On a scale of 1-10, Chicago Teachers Union President Karen Lewis said "I'm a 9" on a deal being reached today.
Amazon.com had to write down its investment in the daily deal company by $169 million in the most recent quarter.
Bain contends she was responsible for the AEG deal, having started talks with them in January 2007.
When the deal went through on Jan. 1, Bank of America stock was trading at $33.74.
Valued at $30 billion, the deal includes selling the Saudis state-of-the-art missile technology, jets, ships, and helicopters.
If you find it impossible to deal with us, there is no harm done.
A deal with the Rothschilds for control of the Spanish mines had fallen through.
As it is, the second party will have Leith's division to deal with.
He became obsessed with the idea that the people with whom he had to deal were "out to get him."
But—if our pistols cannot kill this sorcerer, how are you going to deal with him?
from Old English dæl "part, share, quantity, amount," from Proto-Germanic *dailaz (cf. Old Norse deild, Old Frisian del, Dutch deel, Old High German and German teil, Gothic dails "part, share"), from PIE *dail- "to divide" (cf. Old Church Slavonic delu "part," Lithuanian dalis).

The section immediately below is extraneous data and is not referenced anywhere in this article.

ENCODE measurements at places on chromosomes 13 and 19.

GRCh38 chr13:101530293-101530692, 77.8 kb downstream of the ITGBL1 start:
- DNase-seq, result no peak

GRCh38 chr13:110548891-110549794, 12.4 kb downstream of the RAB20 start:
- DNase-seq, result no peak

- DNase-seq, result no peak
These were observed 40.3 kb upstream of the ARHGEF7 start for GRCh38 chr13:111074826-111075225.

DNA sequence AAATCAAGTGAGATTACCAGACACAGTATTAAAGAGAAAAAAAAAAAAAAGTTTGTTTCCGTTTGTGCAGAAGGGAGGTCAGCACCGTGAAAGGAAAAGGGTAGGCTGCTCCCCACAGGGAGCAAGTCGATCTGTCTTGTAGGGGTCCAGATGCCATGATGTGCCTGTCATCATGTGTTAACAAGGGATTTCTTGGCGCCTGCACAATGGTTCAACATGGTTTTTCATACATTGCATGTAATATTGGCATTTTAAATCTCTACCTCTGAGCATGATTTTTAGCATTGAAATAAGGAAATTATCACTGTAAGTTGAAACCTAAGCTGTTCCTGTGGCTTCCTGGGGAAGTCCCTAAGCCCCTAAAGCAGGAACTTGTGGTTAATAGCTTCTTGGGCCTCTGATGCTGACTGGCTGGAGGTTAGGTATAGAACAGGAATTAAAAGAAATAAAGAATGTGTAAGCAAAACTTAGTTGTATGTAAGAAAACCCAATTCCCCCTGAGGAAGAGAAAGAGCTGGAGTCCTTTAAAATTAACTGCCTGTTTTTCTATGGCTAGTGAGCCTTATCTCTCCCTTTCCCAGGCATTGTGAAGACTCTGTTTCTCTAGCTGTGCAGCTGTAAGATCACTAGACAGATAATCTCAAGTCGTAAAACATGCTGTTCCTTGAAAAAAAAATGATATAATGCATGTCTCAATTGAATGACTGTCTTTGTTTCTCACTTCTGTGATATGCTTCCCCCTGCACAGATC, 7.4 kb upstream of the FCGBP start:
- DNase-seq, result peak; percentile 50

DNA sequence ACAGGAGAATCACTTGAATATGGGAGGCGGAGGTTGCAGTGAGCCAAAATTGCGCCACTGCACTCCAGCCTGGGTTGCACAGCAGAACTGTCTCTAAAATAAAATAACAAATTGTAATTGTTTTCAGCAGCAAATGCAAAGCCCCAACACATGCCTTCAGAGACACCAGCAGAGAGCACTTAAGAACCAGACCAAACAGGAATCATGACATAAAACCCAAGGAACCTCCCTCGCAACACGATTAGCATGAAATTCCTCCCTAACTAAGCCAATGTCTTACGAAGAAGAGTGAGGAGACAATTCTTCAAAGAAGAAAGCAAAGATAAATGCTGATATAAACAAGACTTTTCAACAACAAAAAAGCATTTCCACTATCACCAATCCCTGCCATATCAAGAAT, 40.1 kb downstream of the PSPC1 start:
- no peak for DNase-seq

Business sense of "transaction, bargain" is 1837, originally slang. Meaning "an amount" is from 1560s. New Deal is from F.D. Roosevelt speech of July 1932. Big deal is 1928; ironic use first recorded 1951 in "Catcher in the Rye." Deal breaker is attested by 1975.
"plank or board of pine," c.1400, from Low German (cf. Middle Low German dele), from Proto-Germanic *theljon, from PIE root *tel- "ground, floor." An Old English derivative was þelu "hewn wood, board, flooring."
Old English dælan "to divide, distribute, separate, share, bestow, dispense," from the source of deal (n.). Meaning "to distribute cards before a game" is from 1520s. To deal with "handle" is attested from mid-15c. Related: Dealt; dealing.